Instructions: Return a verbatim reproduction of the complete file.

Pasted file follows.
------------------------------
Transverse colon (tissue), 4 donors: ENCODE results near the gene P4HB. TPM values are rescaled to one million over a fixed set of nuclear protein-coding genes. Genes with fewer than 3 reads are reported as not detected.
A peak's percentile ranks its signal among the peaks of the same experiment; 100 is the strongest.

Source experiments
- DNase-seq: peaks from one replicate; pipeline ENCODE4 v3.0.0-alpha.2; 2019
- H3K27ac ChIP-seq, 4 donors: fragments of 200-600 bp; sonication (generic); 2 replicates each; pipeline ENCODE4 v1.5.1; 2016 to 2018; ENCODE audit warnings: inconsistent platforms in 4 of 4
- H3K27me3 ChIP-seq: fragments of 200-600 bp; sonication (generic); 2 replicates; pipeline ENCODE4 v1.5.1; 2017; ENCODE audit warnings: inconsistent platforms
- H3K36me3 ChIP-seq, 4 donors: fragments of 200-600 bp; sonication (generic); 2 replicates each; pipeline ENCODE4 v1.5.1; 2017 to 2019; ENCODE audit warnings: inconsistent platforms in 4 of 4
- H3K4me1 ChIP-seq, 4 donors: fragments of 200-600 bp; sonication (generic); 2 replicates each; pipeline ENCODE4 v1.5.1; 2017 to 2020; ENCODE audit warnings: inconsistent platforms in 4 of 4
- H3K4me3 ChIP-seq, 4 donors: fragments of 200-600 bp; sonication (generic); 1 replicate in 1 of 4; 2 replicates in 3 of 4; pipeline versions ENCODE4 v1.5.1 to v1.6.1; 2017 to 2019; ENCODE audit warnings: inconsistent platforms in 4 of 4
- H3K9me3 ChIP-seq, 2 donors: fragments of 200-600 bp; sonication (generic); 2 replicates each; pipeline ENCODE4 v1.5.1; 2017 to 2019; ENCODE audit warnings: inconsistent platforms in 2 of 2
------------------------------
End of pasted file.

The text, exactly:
Transverse colon (tissue), 4 donors: ENCODE results near the gene P4HB. TPM values are rescaled to one million over a fixed set of nuclear protein-coding genes. Genes with fewer than 3 reads are reported as not detected.
A peak's percentile ranks its signal among the peaks of the same experiment; 100 is the strongest.

Source experiments
- DNase-seq: peaks from one replicate; pipeline ENCODE4 v3.0.0-alpha.2; 2019
- H3K27ac ChIP-seq, 4 donors: fragments of 200-600 bp; sonication (generic); 2 replicates each; pipeline ENCODE4 v1.5.1; 2016 to 2018; ENCODE audit warnings: inconsistent platforms in 4 of 4
- H3K27me3 ChIP-seq: fragments of 200-600 bp; sonication (generic); 2 replicates; pipeline ENCODE4 v1.5.1; 2017; ENCODE audit warnings: inconsistent platforms
- H3K36me3 ChIP-seq, 4 donors: fragments of 200-600 bp; sonication (generic); 2 replicates each; pipeline ENCODE4 v1.5.1; 2017 to 2019; ENCODE audit warnings: inconsistent platforms in 4 of 4
- H3K4me1 ChIP-seq, 4 donors: fragments of 200-600 bp; sonication (generic); 2 replicates each; pipeline ENCODE4 v1.5.1; 2017 to 2020; ENCODE audit warnings: inconsistent platforms in 4 of 4
- H3K4me3 ChIP-seq, 4 donors: fragments of 200-600 bp; sonication (generic); 1 replicate in 1 of 4; 2 replicates in 3 of 4; pipeline versions ENCODE4 v1.5.1 to v1.6.1; 2017 to 2019; ENCODE audit warnings: inconsistent platforms in 4 of 4
- H3K9me3 ChIP-seq, 2 donors: fragments of 200-600 bp; sonication (generic); 2 replicates each; pipeline ENCODE4 v1.5.1; 2017 to 2019; ENCODE audit warnings: inconsistent platforms in 2 of 2